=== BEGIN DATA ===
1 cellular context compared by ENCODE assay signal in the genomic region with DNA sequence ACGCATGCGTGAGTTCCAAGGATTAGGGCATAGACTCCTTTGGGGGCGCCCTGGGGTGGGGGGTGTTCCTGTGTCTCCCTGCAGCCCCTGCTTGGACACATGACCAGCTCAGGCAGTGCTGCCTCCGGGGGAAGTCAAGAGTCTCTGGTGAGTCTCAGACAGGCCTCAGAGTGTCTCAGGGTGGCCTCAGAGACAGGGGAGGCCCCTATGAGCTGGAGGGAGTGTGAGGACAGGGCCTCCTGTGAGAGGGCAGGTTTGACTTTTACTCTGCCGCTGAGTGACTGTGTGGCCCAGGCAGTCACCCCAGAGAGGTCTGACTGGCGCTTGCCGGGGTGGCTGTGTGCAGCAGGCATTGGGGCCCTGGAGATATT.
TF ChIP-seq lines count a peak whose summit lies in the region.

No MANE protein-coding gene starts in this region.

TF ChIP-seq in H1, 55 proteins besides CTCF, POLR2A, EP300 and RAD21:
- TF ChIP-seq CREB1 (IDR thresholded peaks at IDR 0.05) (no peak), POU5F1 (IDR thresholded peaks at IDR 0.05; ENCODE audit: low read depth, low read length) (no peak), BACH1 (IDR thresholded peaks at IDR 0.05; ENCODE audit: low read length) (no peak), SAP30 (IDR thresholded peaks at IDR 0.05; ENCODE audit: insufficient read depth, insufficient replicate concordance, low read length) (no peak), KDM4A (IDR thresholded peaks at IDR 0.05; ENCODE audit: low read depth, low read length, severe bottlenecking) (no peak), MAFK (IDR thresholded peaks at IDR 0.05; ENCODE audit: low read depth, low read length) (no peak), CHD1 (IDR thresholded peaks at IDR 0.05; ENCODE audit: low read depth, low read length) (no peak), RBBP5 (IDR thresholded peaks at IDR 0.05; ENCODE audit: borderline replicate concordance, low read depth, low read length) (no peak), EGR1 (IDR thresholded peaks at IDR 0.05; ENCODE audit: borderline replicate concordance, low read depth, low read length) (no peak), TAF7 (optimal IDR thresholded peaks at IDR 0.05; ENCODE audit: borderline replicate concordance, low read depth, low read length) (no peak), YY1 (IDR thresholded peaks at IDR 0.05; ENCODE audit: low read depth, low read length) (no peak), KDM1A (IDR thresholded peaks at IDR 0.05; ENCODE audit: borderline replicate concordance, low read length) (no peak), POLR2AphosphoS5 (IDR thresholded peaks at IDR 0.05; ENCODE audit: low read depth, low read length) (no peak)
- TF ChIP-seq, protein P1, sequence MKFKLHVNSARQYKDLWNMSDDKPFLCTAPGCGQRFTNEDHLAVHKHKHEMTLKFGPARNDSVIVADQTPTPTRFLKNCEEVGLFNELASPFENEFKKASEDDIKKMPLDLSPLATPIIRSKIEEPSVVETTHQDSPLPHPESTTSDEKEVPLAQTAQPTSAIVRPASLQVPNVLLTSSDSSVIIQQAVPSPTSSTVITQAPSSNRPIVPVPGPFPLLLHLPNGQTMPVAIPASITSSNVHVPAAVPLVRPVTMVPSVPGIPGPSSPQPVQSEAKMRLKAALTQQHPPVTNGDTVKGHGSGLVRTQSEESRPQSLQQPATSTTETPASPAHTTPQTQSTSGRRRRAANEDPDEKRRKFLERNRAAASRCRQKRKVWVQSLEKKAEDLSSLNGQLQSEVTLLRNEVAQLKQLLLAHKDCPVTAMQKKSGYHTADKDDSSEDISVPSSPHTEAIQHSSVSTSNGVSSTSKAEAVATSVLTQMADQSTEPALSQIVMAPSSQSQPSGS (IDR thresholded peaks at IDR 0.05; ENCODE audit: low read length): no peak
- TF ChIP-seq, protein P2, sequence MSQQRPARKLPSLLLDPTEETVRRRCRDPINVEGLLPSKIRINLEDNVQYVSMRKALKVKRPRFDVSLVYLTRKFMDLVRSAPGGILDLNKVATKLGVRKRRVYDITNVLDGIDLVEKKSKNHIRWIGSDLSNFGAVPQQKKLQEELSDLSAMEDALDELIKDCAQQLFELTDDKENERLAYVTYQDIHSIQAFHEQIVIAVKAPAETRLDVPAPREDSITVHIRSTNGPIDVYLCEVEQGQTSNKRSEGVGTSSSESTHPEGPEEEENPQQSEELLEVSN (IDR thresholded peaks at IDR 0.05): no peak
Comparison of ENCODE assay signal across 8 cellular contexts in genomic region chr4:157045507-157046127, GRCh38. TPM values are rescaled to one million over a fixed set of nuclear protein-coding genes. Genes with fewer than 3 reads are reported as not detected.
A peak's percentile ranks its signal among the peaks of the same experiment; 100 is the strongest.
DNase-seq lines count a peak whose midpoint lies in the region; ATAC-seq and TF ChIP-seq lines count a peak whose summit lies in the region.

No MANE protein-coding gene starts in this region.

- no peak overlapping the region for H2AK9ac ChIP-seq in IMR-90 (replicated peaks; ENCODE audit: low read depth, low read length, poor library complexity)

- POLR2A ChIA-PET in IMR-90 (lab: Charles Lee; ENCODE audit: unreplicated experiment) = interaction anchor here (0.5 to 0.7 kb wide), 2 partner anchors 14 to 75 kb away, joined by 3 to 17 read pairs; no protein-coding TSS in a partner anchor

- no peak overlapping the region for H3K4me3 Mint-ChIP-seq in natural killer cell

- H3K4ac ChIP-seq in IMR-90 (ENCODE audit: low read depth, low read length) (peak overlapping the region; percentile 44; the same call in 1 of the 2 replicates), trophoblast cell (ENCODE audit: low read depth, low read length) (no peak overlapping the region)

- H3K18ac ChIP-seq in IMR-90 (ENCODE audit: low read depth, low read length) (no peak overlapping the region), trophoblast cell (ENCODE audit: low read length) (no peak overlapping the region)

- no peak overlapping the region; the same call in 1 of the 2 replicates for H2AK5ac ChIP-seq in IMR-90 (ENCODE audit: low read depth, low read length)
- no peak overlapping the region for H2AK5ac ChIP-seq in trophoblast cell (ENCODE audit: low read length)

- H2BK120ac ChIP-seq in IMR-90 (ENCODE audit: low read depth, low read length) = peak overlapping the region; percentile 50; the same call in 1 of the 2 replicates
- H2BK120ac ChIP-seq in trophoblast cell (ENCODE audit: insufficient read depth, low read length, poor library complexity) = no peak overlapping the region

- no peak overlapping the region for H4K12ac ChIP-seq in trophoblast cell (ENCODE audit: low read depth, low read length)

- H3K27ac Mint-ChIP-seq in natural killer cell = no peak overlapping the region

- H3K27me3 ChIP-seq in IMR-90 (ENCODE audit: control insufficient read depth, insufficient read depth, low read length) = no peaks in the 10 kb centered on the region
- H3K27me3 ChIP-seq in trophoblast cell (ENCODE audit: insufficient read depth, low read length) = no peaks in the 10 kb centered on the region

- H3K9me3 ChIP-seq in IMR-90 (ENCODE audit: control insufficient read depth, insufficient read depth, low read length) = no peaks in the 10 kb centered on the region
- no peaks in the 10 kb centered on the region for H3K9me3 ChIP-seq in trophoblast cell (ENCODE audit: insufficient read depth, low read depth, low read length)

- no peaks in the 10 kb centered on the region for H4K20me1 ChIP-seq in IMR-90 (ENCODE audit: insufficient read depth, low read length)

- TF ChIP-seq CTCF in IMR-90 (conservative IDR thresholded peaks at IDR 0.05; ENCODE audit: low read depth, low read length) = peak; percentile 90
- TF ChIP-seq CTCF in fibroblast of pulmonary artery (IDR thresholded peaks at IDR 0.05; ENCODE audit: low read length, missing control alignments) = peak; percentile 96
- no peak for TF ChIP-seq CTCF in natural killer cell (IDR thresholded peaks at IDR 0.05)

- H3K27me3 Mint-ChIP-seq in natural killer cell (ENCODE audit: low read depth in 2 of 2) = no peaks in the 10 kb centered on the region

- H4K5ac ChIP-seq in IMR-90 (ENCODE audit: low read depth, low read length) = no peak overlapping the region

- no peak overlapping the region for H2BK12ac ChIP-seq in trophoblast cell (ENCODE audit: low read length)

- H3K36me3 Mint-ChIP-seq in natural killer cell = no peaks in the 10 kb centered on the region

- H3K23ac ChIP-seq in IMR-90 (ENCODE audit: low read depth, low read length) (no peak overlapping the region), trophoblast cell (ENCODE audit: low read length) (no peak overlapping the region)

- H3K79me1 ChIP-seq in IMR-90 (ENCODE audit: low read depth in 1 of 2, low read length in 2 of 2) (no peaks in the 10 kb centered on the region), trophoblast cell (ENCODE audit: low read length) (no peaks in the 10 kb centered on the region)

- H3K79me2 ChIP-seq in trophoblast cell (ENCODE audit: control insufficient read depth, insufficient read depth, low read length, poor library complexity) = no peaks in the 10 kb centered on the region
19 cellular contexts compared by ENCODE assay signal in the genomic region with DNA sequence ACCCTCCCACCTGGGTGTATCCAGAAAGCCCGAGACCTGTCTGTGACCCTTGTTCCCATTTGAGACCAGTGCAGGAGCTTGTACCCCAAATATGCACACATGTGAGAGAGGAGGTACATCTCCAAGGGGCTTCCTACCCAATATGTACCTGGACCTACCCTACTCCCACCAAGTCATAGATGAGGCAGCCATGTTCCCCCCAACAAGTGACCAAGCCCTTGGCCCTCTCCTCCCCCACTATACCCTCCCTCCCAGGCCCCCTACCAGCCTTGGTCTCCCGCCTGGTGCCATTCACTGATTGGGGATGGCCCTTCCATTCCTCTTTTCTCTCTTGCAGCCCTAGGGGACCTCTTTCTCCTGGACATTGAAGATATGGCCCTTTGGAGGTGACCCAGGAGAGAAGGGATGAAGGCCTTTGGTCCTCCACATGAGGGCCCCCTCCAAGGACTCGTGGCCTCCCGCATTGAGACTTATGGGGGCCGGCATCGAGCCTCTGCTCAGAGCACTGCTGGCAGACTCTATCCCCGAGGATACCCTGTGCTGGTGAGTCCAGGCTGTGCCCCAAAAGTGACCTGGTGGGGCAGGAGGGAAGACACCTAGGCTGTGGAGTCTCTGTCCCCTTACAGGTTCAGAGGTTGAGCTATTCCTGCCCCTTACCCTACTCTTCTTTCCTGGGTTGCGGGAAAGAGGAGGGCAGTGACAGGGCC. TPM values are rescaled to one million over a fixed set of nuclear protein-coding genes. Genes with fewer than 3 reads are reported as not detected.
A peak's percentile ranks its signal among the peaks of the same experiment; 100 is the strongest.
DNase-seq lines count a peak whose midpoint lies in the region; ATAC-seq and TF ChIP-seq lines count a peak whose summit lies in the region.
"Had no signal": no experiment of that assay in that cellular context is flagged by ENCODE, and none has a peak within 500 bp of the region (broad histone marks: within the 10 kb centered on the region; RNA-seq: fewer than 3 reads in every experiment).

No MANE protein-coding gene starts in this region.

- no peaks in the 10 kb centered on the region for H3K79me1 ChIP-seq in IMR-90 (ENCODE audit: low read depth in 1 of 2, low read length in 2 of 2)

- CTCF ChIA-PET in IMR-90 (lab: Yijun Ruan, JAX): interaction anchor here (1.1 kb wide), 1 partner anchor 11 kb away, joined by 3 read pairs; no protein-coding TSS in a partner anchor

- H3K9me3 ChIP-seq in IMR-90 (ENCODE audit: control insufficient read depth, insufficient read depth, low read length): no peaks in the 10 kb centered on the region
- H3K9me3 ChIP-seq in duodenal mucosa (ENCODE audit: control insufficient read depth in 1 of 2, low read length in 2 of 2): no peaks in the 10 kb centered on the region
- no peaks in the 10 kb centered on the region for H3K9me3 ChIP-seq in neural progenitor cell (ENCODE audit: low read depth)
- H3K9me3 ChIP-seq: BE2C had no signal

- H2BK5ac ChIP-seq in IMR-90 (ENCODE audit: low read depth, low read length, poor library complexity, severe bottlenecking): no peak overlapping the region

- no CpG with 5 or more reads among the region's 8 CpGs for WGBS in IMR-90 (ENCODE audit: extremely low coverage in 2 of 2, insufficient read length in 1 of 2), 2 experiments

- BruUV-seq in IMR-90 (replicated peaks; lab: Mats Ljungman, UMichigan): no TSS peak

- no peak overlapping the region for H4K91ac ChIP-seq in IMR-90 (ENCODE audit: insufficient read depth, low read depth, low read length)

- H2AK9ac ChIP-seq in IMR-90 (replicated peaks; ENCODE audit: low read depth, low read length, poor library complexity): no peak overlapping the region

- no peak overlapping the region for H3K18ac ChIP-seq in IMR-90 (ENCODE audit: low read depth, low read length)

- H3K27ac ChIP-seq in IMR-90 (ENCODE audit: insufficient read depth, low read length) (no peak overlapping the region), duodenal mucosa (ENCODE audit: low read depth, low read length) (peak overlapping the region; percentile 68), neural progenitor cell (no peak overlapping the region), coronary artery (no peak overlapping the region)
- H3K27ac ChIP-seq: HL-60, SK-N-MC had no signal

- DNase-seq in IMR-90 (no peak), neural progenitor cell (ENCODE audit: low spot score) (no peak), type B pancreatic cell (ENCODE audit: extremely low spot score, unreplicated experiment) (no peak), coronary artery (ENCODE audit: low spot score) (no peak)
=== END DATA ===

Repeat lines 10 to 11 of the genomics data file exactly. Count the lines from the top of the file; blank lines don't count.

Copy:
DNase-seq lines count a peak whose midpoint lies in the region; ATAC-seq and TF ChIP-seq lines count a peak whose summit lies in the region.

No MANE protein-coding gene starts in this region.